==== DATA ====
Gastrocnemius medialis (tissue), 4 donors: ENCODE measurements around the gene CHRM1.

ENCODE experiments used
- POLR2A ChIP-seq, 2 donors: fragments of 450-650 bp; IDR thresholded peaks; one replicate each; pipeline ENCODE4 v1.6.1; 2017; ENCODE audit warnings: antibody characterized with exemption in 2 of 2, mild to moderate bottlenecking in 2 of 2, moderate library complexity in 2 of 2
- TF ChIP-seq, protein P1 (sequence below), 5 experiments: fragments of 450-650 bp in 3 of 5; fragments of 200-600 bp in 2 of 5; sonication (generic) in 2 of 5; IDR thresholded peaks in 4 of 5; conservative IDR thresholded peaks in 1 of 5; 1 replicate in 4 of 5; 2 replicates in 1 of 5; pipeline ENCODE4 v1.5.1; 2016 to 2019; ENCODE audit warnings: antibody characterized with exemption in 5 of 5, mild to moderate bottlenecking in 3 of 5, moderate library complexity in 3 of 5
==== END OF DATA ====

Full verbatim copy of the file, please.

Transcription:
Gastrocnemius medialis (tissue), 4 donors: ENCODE measurements around the gene CHRM1.

ENCODE experiments used
- POLR2A ChIP-seq, 2 donors: fragments of 450-650 bp; IDR thresholded peaks; one replicate each; pipeline ENCODE4 v1.6.1; 2017; ENCODE audit warnings: antibody characterized with exemption in 2 of 2, mild to moderate bottlenecking in 2 of 2, moderate library complexity in 2 of 2
- TF ChIP-seq, protein P1 (sequence below), 5 experiments: fragments of 450-650 bp in 3 of 5; fragments of 200-600 bp in 2 of 5; sonication (generic) in 2 of 5; IDR thresholded peaks in 4 of 5; conservative IDR thresholded peaks in 1 of 5; 1 replicate in 4 of 5; 2 replicates in 1 of 5; pipeline ENCODE4 v1.5.1; 2016 to 2019; ENCODE audit warnings: antibody characterized with exemption in 5 of 5, mild to moderate bottlenecking in 3 of 5, moderate library complexity in 3 of 5